We've already rounded up our pick of the best of this summer's public art shows in America, so now we travel to Europe for some more recommendations.
By Justin Quirk, August 13, 2015
1. Carsten Höller: Decision
Höller's largest show to date takes over the Hayward Gallery on London's south bank, moving beyond the gallery to its walls, roof and the riverside spaces. While the work inside the gallery attempts to induce hallucinations, in the widest sense, the attention grabber is "Isomeric Slides," two huge spiraling chutes that allow visitors to zoom down from the gallery's roof to ground level.
Until September 6th at the South Bank Centre
2. Miro in the Rijksmuseum Gardens
Amsterdam's Rijksmuseum underwent a comprehensive 10-year refit and overhaul before reopening to rave reviews in 2013. There's even more reason to visit the gallery this summer as 21 sculptures by Spanish surrealist artist Joan Miró are on display in the museum gardens and free to the public. This is the first ever display of Miró's work in the country and includes the four meter high Oiseau Lunaire.
Until October 11th at Rijksmuseum Gardens, Amsterdam
A huge industrial steel maze has been installed at a former coalmine by the Belgian studio Gijs Van Vaerenbergh. A kilometer of steel corridors -- weighing 186 tons and with walls of up to five metres in height -- are arranged so the end result is part-tourist attraction, part-sculptural installation. Various cut-out sections and optical tricks reveal disorientating depths to the labyrinth as the visitor moves through it.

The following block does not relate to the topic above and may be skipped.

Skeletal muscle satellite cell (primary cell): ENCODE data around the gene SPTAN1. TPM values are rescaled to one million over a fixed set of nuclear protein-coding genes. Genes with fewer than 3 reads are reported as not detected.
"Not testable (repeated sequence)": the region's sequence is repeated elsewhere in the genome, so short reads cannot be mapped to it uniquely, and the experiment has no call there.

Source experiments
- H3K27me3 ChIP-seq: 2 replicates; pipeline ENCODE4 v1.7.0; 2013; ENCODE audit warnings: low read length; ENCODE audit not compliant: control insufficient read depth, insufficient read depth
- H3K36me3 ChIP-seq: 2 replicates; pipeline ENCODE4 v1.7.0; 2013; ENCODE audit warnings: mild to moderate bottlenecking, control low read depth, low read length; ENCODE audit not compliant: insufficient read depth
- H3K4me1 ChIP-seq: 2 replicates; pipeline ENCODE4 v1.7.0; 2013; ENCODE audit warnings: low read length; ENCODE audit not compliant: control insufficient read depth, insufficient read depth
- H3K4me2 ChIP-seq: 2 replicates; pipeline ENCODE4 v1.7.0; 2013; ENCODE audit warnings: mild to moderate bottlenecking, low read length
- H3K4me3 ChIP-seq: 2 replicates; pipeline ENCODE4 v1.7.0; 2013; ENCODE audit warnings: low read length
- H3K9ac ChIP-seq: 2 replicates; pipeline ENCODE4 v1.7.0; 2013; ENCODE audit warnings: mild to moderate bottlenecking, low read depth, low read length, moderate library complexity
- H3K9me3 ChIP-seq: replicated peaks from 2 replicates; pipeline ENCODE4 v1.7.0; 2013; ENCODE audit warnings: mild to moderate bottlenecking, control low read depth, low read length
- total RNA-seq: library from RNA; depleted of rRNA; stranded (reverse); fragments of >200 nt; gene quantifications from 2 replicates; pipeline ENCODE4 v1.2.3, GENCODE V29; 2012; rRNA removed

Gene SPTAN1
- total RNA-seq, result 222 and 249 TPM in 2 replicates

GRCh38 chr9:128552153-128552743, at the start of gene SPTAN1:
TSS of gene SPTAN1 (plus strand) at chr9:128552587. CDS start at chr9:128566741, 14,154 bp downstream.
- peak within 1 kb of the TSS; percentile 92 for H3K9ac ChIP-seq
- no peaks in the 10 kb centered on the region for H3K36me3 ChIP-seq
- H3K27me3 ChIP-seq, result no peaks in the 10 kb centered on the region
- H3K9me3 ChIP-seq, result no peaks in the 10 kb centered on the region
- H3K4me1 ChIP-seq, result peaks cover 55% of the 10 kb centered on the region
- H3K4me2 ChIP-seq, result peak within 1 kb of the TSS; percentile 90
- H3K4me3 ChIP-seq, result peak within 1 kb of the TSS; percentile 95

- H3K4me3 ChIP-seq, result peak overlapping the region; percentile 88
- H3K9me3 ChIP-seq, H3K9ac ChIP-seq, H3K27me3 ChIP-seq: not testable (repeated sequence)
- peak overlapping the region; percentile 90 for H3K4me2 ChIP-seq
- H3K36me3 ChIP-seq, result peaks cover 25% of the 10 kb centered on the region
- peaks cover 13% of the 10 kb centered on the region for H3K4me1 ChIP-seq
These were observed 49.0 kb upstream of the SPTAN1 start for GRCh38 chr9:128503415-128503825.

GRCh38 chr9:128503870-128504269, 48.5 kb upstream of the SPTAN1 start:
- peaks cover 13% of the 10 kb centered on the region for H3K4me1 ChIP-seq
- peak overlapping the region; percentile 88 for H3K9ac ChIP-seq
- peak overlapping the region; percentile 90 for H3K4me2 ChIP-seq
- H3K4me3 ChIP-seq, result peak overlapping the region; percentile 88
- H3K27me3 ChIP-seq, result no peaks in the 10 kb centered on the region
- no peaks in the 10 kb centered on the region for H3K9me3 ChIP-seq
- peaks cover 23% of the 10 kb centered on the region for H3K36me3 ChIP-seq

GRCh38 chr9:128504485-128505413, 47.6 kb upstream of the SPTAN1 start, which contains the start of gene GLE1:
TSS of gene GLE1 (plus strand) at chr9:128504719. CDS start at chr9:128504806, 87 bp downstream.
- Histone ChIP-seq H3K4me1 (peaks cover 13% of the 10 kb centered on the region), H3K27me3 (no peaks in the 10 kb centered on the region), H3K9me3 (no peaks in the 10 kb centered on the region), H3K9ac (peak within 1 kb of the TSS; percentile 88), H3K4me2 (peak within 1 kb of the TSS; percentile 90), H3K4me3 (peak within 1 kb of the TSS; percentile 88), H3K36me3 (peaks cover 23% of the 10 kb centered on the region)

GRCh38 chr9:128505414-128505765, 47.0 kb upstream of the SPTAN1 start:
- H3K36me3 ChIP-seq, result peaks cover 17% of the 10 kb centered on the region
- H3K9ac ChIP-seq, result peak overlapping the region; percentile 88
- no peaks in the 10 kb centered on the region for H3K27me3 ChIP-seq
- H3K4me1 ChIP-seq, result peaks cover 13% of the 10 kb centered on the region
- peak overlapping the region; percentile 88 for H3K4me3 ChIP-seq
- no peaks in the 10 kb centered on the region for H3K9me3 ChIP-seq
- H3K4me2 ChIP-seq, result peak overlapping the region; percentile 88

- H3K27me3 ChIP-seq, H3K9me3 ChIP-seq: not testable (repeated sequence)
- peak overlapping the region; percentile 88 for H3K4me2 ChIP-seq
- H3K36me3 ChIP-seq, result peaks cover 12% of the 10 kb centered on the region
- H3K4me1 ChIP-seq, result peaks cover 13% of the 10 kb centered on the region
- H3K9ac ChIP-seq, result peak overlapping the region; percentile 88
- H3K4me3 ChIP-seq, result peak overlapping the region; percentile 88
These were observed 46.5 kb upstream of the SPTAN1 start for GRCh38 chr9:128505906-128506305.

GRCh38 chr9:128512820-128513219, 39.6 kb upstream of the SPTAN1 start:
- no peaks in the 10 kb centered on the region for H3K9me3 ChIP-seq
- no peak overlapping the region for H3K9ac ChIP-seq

Until September 30th at C-mine, Genk, Belgium
4. Blu in Rome
Italian artist Blu (aka Fabrizio Ceruso) has become one of Europe's most inventive (and at times controversial street painters. Usually based in Bologna, this summer has seen a new large-scale piece of work appearing in Rebbibia, a suburb of north-east Rome. A six-story local authority housing building serves as the canvas for the image that shows a grey prison, gradually being destroyed by a rainbow-colored surge of tree roots that climb up the building and pull open the bars. The work was financed and organized by a local residents committee.
On Via Ciciliano, Rebbibia, Rome
5. Ruth Beckermann in Vienna
This temporary public installation by Austrian filmmaker Ruth Beckermann builds on an existing work of art. Alfred Hrdlicka's 1988 monument "Memorial Against War and Fascism" is a bronze figure of a bearded man, representing the moment when Jews were forced to scrub the pavements clean after the Anschluss of 1938. A scrap of footage recently discovered at the Austrian Film Museum shows a crowd of bystanders laughing and watching the event. Beckermann's piece has created an 11-second loop from this footage and built screens around the existing statue, effectively recreating the original scene with both victim and perpetrator. Vienna is one of Europe's strongest cities for public art and this is a powerful, shocking addition.
Until November 10th on Albertinaplatz, Vienna, Austria
Justin Quirk is a editor and writer based in London, contributing to the Sunday Times, Guardian and Ask Men. He is also the founder of photographic publisher No UFOs.